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Lead Image Creative Commons CC0 TheDigitalArtist Pixabay

TLS 1.3 and the return of common sense


Article from ADMIN 47/2018
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After a decade in service, TLS 1.2 is showing many signs of aging. Its immediate successor, TLS 1.3, has earned the approval of the IETF. Some major changes are on the way.

Improved transport encryption couldn't have come at a better time. The new generation of Transport Layer Security (TLS) follows on the heels of a series of major cyberattacks that seem to be growing in severity: Alteryx, Tesla, Uber, … the list goes on and on.

The cybersecurity community is on high alert, and so is the executive suite. Forty-four percent of senior executives say that they feel "very" or "extremely" vulnerable to data threats [1] – that's almost one in two. In light of the EU General Data Protection Regulation (GDPR), its worldwide reach, and its steep penalties for data leaks, tightening the screws on cybersecurity has reached a new level of urgency. Businesses are willing to go out of their way to avoid drawing the ire of both the public and regulatory bodies. Given the sorry state of encryption, that is easier said than done.

An ever-growing multitude of cryptographic weaknesses and implementation vulnerabilities in existing TLS versions have rendered the standard all but obsolete. Meanwhile, the cloud revolution has democratized access to massive amounts of inexpensive computing power, putting average end users at a disadvantage. Moreover, the emergence of quantum computing poses a novel threat to pre-quantum encryption, like the ciphers used in TLS.

After a decade in service, TLS 1.2 is showing many signs of aging. The cryptographic building blocks of current versions of the TLS protocol are no match for the cryptographic capabilities of likely adversaries. Something has to give.

Attack Vectors Against TLS

Attack vectors against TLS target either specific design flaws in the protocol itself (e.g., weak cryptographic primitives or purely conceptual blunders), third-party implementation vulnerabilities, or more likely both.

Design flaws in the cryptographic building blocks of TLS have given rise to an avalanche of proof-of-concept exploits in recent years, the likes of CRIME, BREACH, HEIST, and BEAST. Weak cryptographic primitives have been known to facilitate Oracle attacks, such as the Bleichenbacher family of exploits against RSA PKCS#1v1.5, brute-force decryption attempts such as POODLE against insecure cipher-block chaining (CBC) mode padding, and sneaky side channel attacks, a set of novel techniques that bring network-level attacks against TLS to the browser (e.g., HEIST).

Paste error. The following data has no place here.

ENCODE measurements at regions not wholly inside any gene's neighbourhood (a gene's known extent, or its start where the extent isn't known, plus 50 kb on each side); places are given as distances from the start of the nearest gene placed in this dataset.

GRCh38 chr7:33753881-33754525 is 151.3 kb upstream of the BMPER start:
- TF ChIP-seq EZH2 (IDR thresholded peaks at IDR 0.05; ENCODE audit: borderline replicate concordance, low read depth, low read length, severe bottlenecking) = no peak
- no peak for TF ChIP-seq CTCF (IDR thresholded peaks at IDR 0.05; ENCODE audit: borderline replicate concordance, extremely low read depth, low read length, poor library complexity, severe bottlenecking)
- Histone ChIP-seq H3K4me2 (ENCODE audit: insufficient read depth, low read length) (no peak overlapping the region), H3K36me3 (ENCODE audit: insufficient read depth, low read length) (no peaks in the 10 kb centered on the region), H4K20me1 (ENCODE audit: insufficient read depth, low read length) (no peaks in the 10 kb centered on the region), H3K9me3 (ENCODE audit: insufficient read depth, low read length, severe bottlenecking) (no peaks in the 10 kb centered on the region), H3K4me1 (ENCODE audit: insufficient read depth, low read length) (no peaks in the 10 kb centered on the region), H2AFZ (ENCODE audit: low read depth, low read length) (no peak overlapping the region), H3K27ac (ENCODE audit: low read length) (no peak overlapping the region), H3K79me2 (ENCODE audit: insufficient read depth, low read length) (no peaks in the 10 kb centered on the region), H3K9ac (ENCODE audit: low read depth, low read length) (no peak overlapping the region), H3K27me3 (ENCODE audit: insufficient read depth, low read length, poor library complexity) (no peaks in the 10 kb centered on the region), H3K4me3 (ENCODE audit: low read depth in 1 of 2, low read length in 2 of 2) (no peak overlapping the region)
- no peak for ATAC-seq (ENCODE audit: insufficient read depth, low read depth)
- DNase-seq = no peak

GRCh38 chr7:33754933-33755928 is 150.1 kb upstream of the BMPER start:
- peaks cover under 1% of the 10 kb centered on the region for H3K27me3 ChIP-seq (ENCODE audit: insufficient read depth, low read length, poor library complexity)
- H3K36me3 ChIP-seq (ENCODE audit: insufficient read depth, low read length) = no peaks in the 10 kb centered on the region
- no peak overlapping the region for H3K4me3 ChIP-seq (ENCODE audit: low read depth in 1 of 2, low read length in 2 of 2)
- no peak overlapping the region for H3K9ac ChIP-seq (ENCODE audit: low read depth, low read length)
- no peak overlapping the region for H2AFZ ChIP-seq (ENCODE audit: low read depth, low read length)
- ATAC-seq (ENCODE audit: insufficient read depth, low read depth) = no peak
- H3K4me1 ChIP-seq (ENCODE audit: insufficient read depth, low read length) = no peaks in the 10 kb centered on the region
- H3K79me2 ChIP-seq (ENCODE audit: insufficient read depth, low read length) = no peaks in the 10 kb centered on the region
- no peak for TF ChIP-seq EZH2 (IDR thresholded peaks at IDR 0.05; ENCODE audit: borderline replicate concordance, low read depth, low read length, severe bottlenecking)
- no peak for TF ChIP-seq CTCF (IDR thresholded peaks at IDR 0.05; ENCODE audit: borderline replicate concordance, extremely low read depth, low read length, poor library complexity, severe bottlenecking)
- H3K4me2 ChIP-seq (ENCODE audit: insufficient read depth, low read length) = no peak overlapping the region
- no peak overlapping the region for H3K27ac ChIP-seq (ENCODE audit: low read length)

Just as the community started thinking the worst was over, ROBOT (Return of Bleichenbacher's Oracle Threat), managed to resurrect a Bleichenbacher-style vulnerability that's been around in various incarnations for close to 20 years and was presumed to be "fixed" – until early December 2017.

Conceptual flaws in the TLS protocol before version 1.3 have opened the possibility of protocol downgrade attacks (Logjam to export-grade cryptography, FREAK to a weak RSA key exchange), connection renegotiation attacks (TLS Renego MITM), and handshake attacks (3Shake), to name just a few.

Additionally, implementation flaws and practical misconfigurations can further undermine the security of the protocol in active deployments. Of course, the high technical complexity of a standard contributes to faulty implementations, particularly with a protocol like TLS, which up to version 1.2 was characterized by a certain ambiguity. For example, a faulty handshake specification left sufficient room for interpretation to facilitate the 3Shake exploit (authenticated client impersonation by a malicious server on the third handshake).

With the increasing complexity of available cryptographic primitives and available options, faulty configurations became the norm. The higher the complexity, the bigger the challenge when it comes to practical implementations.

Server administrators face a quandary. Given the versatility of key exchange mechanisms and ciphers, they are forced to choose between security and compatibility in the face of considerable ambiguity. As a result, correctly configured web servers are in short supply.